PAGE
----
Intelligent Design
Mon, 5 Apr 1999 16:02:23 EDT

Here's a summary of most of the discussions on ID.

All the comments on Intelligent Design suggest a spectrum of useful meanings.
We do not need to make that meaning a black and white issue. They all
involve an agent that can act as a cause. That cause may be an immediate
cause, some intermediate cause or a final cause. Or one could argue for
Aristotle's four causes: material, efficient, formal , and final.

The tenets of science do not allow for a final cause and deny the reality of
free will agents within their models. Thus, any serious discussion must
avoid recognition of a divine agent and the concept of agency in general.
Including them would apparently cause strong political reactions and
condemnations. Another tenet is self-referencing, where that self is given
wholistic or systemic properties that can just emerge from the system. This
forbids any purpose or outside causal agent. Any personal convictions about
a self with free will or a divine causal agent are politically forced out of
any experimental work. Thus, the tenets used in any model reveal only partly
where the faith of the model designer is.

The possibility of some form of intelligent design threatens the
deterministic status quo of many scientists. Like any other human,
scientists, when threatened, will use their free will to defend rather than
listen, consider, or openly question. The evidence of contradiction has to
get quite large before they will move out of their comfort zone. Behe has
identified a major contradiction at the molecular level with his notion of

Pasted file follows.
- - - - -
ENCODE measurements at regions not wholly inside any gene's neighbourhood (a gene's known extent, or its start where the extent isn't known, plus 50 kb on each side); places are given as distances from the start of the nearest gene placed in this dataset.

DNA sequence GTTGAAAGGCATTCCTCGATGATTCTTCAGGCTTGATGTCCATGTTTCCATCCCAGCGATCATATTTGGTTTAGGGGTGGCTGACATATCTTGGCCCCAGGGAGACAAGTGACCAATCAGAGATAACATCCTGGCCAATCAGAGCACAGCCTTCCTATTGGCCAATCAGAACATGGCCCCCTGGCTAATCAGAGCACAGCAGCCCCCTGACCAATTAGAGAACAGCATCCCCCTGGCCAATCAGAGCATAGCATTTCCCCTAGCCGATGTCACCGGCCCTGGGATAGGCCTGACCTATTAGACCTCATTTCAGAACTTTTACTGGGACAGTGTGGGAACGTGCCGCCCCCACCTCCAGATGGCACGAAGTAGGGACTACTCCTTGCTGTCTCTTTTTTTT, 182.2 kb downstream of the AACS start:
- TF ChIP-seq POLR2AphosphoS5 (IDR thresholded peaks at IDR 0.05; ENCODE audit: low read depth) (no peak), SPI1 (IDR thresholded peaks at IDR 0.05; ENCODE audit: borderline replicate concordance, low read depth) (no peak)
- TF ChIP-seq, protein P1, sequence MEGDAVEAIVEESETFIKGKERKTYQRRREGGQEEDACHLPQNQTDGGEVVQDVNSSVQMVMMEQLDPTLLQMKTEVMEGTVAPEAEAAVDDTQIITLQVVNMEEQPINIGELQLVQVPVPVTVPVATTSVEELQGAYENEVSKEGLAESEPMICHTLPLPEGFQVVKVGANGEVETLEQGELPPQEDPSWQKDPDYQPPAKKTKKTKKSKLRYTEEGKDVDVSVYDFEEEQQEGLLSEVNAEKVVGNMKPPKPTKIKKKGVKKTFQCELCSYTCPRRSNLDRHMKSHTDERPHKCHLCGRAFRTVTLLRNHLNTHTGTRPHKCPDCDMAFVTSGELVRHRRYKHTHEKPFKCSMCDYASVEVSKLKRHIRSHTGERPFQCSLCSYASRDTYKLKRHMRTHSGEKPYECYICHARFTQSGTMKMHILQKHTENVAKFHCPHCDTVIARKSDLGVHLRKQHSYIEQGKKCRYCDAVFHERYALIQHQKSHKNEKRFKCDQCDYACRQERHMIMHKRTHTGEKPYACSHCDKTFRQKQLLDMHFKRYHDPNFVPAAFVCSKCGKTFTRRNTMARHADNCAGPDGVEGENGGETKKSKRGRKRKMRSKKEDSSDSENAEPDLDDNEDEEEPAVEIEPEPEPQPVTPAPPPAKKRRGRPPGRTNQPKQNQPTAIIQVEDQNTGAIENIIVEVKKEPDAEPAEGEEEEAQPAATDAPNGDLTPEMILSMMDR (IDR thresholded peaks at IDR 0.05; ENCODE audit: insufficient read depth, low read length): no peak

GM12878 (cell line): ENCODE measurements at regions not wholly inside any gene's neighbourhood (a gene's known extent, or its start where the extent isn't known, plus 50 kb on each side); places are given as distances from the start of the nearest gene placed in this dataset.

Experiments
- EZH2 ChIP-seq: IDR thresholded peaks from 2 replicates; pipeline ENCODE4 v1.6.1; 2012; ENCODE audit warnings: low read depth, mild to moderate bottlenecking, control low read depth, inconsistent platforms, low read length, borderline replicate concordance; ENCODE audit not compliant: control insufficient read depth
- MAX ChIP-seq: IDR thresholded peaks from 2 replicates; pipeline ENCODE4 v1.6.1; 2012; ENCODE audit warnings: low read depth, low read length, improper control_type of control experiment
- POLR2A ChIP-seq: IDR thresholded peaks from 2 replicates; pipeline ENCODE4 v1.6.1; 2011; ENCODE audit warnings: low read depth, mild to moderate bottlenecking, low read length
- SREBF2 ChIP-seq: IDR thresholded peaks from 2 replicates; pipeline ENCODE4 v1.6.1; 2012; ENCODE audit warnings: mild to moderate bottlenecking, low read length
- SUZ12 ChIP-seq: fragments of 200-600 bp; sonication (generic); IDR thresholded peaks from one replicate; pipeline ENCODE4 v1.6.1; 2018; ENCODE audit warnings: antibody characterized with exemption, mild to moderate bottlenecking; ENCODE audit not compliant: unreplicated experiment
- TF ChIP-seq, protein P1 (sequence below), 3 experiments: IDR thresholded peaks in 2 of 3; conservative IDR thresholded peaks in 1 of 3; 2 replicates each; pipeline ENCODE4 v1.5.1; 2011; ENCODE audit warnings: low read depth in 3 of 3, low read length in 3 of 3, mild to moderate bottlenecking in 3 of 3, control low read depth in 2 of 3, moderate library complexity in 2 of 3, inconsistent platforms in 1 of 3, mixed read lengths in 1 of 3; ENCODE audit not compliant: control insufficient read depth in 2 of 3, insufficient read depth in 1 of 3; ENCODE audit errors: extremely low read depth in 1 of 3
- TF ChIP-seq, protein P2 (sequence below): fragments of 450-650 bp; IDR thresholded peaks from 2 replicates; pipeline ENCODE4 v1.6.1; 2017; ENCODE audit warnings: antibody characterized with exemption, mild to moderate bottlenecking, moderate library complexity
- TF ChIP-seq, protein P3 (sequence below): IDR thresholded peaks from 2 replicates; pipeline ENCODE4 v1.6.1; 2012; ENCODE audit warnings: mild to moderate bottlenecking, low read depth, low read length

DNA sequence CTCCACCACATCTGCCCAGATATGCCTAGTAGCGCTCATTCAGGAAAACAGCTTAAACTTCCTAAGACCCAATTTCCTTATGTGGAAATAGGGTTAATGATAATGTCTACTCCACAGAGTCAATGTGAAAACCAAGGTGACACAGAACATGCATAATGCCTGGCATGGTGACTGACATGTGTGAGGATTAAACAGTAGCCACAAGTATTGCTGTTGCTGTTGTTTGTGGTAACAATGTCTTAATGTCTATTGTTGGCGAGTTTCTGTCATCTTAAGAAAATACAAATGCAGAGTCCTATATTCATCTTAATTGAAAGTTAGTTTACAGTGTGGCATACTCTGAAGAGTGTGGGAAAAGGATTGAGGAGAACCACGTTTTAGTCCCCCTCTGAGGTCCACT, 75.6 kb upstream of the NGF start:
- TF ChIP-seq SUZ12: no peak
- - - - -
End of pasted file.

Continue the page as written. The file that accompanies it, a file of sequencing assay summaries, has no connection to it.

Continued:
irreducible complexity. Dembski is mounting another level of contradiction
with his Complexity-Specification Criterion. There is no need to allow or
consider a final cause in their research work. I believe that Dembski's main
point is that SPECIFIC patterns of action can imply a causal agent behind
that implied design. That design agent is intelligent when it chooses, rules
out, and specifies. The design does not have to indicate a purpose. How
that agent chooses depends on whether you want to or need to ascribe free
will to it or not. The concept of agency, itself, can span a spectrum from
being a fixed decision program to one that can exercise free will. One might
try to specify the level of intelligence based on complexity. Behe's design
is closer to having an immediate cause, while Dembski's design would probably
represent an intermediate cause. There are many other designs that one might
test for. However, the scientist first has to believe that sone kind of
design exists. Identifying the designer is a philosophical issue, not an
experimental issue.

Jim Stark